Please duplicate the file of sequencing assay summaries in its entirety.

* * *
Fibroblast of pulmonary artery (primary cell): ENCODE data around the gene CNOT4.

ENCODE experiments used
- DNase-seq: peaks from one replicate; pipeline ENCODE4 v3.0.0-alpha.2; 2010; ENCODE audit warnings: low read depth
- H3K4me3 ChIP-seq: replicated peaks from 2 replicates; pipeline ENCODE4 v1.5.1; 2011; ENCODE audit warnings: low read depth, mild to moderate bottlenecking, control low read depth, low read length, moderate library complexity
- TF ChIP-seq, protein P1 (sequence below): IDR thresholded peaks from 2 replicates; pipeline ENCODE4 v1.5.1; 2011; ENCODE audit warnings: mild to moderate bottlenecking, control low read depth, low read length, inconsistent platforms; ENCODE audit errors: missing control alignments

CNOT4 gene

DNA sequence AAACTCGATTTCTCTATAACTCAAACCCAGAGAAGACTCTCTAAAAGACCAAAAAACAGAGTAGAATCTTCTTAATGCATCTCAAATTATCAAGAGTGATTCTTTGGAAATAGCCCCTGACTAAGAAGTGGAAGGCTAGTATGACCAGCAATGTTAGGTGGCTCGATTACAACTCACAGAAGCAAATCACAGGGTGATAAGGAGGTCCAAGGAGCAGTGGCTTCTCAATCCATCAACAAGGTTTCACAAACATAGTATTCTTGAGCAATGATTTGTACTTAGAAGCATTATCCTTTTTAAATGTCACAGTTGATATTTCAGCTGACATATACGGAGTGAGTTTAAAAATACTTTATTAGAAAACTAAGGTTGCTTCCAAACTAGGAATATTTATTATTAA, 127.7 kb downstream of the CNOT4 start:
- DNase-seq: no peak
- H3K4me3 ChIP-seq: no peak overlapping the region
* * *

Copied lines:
Fibroblast of pulmonary artery (primary cell): ENCODE data around the gene CNOT4.

ENCODE experiments used
- DNase-seq: peaks from one replicate; pipeline ENCODE4 v3.0.0-alpha.2; 2010; ENCODE audit warnings: low read depth
- H3K4me3 ChIP-seq: replicated peaks from 2 replicates; pipeline ENCODE4 v1.5.1; 2011; ENCODE audit warnings: low read depth, mild to moderate bottlenecking, control low read depth, low read length, moderate library complexity
- TF ChIP-seq, protein P1 (sequence below): IDR thresholded peaks from 2 replicates; pipeline ENCODE4 v1.5.1; 2011; ENCODE audit warnings: mild to moderate bottlenecking, control low read depth, low read length, inconsistent platforms; ENCODE audit errors: missing control alignments

CNOT4 gene

DNA sequence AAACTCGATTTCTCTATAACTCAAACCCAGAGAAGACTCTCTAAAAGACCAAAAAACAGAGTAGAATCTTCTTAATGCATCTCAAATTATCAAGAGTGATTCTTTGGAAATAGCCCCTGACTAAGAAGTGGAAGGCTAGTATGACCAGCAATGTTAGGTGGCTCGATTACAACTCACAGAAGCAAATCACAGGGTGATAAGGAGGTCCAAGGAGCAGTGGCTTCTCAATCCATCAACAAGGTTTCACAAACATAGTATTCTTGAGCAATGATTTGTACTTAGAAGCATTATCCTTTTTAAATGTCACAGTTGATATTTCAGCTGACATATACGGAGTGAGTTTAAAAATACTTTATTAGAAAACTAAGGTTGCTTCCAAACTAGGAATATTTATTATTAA, 127.7 kb downstream of the CNOT4 start:
- DNase-seq: no peak
- H3K4me3 ChIP-seq: no peak overlapping the region